Racist comments making headlines – what can HRs learn?

December 16, 2022
Thalis Vlachos


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The recent high-profile racist questioning suffered by a charity co-founder and a racist joke made by the founder of a large successful plumbing company at an awards ceremony provide a clear lesson for HRs in how unconscious bias can impact the workplace.

When Ngozi Fulani, founder of domestic abuse charity Sistah Space was questioned repeatedly about her background by the royal aide Susan Hussey, it reflected the type of conversations that many people from minority backgrounds have experienced up and down the country.

Some comments on social media and press articles queried whether her comments could be classed as racist, with some even highlighting the age of Lady Hussey, who is 83, as a reason to downplay the seriousness and impact of the incident.   

It’s a reminder that what may be viewed by some as an innocuous probe into someone’s ethnicity or heritage can actually be an unnecessary intrusion and a cause of harm.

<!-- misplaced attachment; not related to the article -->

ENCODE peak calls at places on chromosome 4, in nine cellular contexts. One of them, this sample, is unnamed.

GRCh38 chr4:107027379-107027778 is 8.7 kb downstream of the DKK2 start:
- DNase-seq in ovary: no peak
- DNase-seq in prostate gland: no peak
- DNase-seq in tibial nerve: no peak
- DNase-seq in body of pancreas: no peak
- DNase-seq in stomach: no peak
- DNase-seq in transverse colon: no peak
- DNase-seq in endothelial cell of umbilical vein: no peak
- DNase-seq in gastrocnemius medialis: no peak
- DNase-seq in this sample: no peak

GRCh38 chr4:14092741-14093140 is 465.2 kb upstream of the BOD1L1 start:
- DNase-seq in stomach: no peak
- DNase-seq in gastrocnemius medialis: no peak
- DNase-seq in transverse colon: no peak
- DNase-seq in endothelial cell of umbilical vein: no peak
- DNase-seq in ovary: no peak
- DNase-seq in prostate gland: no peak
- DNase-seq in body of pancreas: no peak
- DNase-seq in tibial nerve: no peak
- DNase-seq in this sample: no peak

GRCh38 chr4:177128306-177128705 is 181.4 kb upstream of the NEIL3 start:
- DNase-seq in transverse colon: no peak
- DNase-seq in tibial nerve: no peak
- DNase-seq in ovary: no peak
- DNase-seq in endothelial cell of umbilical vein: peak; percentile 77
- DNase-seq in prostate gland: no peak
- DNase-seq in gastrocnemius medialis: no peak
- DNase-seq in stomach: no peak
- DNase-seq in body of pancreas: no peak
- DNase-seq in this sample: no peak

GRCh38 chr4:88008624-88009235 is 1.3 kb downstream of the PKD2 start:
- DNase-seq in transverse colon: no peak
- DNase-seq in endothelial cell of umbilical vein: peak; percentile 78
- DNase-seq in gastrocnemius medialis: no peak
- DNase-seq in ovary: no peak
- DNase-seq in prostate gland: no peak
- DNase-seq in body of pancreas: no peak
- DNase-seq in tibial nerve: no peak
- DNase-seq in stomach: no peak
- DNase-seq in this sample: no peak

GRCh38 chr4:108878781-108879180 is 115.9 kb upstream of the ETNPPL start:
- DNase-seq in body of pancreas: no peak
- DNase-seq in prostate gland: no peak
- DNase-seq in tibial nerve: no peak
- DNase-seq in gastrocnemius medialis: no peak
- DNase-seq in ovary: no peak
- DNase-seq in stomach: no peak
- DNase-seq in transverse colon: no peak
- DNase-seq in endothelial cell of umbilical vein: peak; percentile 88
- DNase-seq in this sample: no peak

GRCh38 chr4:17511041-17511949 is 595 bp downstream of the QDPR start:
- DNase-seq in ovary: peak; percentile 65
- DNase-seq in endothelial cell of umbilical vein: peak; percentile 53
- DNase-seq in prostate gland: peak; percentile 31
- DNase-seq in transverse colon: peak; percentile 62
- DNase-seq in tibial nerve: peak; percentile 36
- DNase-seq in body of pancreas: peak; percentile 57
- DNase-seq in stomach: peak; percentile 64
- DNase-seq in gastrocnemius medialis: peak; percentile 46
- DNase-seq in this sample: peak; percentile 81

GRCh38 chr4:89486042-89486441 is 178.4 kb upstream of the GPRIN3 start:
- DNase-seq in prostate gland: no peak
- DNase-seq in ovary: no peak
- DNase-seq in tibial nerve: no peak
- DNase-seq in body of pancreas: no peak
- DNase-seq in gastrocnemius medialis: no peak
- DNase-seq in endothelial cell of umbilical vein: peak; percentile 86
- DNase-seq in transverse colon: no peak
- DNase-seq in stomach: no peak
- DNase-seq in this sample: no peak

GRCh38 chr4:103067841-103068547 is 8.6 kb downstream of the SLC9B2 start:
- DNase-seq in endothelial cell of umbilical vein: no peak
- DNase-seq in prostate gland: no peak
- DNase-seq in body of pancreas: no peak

In recognition the Palace issued a statement saying that the comments were ‘unacceptable and deeply regrettable’. Lady Hussey has also apologised and resigned from her honorary position as a lady of the royal household.

For HR teams it’s worth remembering that in the workplace a single question regarding something sensitive like ethnicity or background can be deemed legitimate and lawful. However, further questioning can be classed as harassment and discriminatory, regardless of the inquiring individual’s age or background.

An employee challenging an individual for not responding in the way they expect, or would like, is unlawful conduct.

In another recent example, businessman Charlie Mullins made a racist joke as a guest presenter at the British Curry Awards. Many in attendance were shocked at a joke that involved racist stereotyping.

It was also noted that the awards host and the judging panel was entirely white, and 90% of the performers onstage were white.

Whilst it can be difficult to proactively prevent unconscious bias, education is key. Investing in organisational diversity training can help raise awareness and remind employees of their moral and legal obligations.

If an incident does occur, then HR teams must fully investigate and be studious in their recording and resolution to ensure that the organisation can successfully tackle what is a complex and emotive issue.

Employees should also seek legal advice to determine how best to progress. Only education and robust action by all in society can prevent similar incidents from happening in future.  

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